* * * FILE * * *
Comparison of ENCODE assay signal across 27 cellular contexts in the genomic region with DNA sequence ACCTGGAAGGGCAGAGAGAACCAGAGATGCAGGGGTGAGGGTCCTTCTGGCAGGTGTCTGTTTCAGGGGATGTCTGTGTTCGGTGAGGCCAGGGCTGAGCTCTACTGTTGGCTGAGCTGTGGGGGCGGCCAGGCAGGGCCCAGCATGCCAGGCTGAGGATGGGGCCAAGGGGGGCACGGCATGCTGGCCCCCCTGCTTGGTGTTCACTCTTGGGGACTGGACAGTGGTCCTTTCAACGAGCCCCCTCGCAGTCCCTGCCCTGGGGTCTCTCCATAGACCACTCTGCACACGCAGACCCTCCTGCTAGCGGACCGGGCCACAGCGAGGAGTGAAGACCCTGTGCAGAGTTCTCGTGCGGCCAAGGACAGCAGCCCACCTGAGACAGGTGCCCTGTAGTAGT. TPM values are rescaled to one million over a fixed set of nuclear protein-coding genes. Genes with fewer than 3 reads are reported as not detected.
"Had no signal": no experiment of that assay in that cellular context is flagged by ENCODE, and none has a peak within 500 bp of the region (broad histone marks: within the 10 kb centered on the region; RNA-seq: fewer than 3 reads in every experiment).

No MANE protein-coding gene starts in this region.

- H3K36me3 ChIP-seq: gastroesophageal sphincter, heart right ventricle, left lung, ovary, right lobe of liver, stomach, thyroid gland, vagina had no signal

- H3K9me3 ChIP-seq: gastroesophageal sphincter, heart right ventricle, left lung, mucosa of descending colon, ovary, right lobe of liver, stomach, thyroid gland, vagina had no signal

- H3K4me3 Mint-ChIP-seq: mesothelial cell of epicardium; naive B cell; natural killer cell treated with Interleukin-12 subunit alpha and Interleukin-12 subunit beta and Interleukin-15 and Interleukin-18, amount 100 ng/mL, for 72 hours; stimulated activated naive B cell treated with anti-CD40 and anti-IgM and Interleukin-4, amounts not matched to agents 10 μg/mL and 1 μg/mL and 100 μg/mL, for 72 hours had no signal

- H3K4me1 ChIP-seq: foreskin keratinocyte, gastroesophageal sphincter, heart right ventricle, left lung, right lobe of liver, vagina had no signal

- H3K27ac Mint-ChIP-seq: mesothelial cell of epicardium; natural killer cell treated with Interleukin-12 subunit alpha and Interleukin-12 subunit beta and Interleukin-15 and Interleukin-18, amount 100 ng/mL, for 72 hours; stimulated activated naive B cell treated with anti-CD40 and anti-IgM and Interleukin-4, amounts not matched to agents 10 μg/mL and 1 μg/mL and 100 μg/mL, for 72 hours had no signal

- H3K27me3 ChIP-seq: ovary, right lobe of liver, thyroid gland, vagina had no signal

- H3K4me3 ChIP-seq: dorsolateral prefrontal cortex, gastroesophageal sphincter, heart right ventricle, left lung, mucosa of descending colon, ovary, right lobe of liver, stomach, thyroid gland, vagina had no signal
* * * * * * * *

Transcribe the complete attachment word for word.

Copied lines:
Comparison of ENCODE assay signal across 27 cellular contexts in the genomic region with DNA sequence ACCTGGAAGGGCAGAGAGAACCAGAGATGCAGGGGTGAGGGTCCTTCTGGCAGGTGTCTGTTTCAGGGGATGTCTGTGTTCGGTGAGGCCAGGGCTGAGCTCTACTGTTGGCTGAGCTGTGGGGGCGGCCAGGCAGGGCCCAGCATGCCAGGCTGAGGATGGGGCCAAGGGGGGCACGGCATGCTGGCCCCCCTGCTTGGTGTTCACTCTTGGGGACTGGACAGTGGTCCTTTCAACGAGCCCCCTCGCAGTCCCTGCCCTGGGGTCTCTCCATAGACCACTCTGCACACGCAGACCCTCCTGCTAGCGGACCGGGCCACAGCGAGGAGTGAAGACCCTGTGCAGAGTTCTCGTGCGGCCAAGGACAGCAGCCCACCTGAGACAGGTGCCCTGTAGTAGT. TPM values are rescaled to one million over a fixed set of nuclear protein-coding genes. Genes with fewer than 3 reads are reported as not detected.
"Had no signal": no experiment of that assay in that cellular context is flagged by ENCODE, and none has a peak within 500 bp of the region (broad histone marks: within the 10 kb centered on the region; RNA-seq: fewer than 3 reads in every experiment).

No MANE protein-coding gene starts in this region.

- H3K36me3 ChIP-seq: gastroesophageal sphincter, heart right ventricle, left lung, ovary, right lobe of liver, stomach, thyroid gland, vagina had no signal

- H3K9me3 ChIP-seq: gastroesophageal sphincter, heart right ventricle, left lung, mucosa of descending colon, ovary, right lobe of liver, stomach, thyroid gland, vagina had no signal

- H3K4me3 Mint-ChIP-seq: mesothelial cell of epicardium; naive B cell; natural killer cell treated with Interleukin-12 subunit alpha and Interleukin-12 subunit beta and Interleukin-15 and Interleukin-18, amount 100 ng/mL, for 72 hours; stimulated activated naive B cell treated with anti-CD40 and anti-IgM and Interleukin-4, amounts not matched to agents 10 μg/mL and 1 μg/mL and 100 μg/mL, for 72 hours had no signal

- H3K4me1 ChIP-seq: foreskin keratinocyte, gastroesophageal sphincter, heart right ventricle, left lung, right lobe of liver, vagina had no signal

- H3K27ac Mint-ChIP-seq: mesothelial cell of epicardium; natural killer cell treated with Interleukin-12 subunit alpha and Interleukin-12 subunit beta and Interleukin-15 and Interleukin-18, amount 100 ng/mL, for 72 hours; stimulated activated naive B cell treated with anti-CD40 and anti-IgM and Interleukin-4, amounts not matched to agents 10 μg/mL and 1 μg/mL and 100 μg/mL, for 72 hours had no signal

- H3K27me3 ChIP-seq: ovary, right lobe of liver, thyroid gland, vagina had no signal

- H3K4me3 ChIP-seq: dorsolateral prefrontal cortex, gastroesophageal sphincter, heart right ventricle, left lung, mucosa of descending colon, ovary, right lobe of liver, stomach, thyroid gland, vagina had no signal